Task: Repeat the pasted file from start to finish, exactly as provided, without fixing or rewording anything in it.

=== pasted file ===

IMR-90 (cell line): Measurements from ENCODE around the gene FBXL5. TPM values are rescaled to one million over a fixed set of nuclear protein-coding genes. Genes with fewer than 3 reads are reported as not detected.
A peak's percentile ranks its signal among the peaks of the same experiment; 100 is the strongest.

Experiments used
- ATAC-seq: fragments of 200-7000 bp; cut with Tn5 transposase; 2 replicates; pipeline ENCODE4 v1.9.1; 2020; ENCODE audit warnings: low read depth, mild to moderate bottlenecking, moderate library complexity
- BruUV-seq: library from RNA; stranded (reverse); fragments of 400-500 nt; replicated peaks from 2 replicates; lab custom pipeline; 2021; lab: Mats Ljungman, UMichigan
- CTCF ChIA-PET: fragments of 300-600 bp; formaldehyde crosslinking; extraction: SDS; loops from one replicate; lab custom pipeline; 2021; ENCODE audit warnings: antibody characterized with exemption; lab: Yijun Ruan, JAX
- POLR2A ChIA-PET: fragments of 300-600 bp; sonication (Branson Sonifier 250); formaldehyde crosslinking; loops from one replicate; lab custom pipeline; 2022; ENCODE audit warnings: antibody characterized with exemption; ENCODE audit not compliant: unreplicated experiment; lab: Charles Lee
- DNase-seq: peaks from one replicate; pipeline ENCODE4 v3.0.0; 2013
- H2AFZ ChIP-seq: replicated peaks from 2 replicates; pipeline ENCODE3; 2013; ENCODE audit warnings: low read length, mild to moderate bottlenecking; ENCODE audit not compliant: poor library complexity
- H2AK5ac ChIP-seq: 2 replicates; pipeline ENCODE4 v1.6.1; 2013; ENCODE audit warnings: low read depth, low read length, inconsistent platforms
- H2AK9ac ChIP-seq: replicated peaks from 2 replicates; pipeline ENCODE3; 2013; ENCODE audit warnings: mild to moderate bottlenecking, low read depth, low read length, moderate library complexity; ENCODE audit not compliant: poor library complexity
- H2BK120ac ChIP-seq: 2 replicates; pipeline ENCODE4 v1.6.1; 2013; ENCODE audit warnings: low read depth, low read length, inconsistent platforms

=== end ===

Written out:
IMR-90 (cell line): Measurements from ENCODE around the gene FBXL5. TPM values are rescaled to one million over a fixed set of nuclear protein-coding genes. Genes with fewer than 3 reads are reported as not detected.
A peak's percentile ranks its signal among the peaks of the same experiment; 100 is the strongest.

Experiments used
- ATAC-seq: fragments of 200-7000 bp; cut with Tn5 transposase; 2 replicates; pipeline ENCODE4 v1.9.1; 2020; ENCODE audit warnings: low read depth, mild to moderate bottlenecking, moderate library complexity
- BruUV-seq: library from RNA; stranded (reverse); fragments of 400-500 nt; replicated peaks from 2 replicates; lab custom pipeline; 2021; lab: Mats Ljungman, UMichigan
- CTCF ChIA-PET: fragments of 300-600 bp; formaldehyde crosslinking; extraction: SDS; loops from one replicate; lab custom pipeline; 2021; ENCODE audit warnings: antibody characterized with exemption; lab: Yijun Ruan, JAX
- POLR2A ChIA-PET: fragments of 300-600 bp; sonication (Branson Sonifier 250); formaldehyde crosslinking; loops from one replicate; lab custom pipeline; 2022; ENCODE audit warnings: antibody characterized with exemption; ENCODE audit not compliant: unreplicated experiment; lab: Charles Lee
- DNase-seq: peaks from one replicate; pipeline ENCODE4 v3.0.0; 2013
- H2AFZ ChIP-seq: replicated peaks from 2 replicates; pipeline ENCODE3; 2013; ENCODE audit warnings: low read length, mild to moderate bottlenecking; ENCODE audit not compliant: poor library complexity
- H2AK5ac ChIP-seq: 2 replicates; pipeline ENCODE4 v1.6.1; 2013; ENCODE audit warnings: low read depth, low read length, inconsistent platforms
- H2AK9ac ChIP-seq: replicated peaks from 2 replicates; pipeline ENCODE3; 2013; ENCODE audit warnings: mild to moderate bottlenecking, low read depth, low read length, moderate library complexity; ENCODE audit not compliant: poor library complexity
- H2BK120ac ChIP-seq: 2 replicates; pipeline ENCODE4 v1.6.1; 2013; ENCODE audit warnings: low read depth, low read length, inconsistent platforms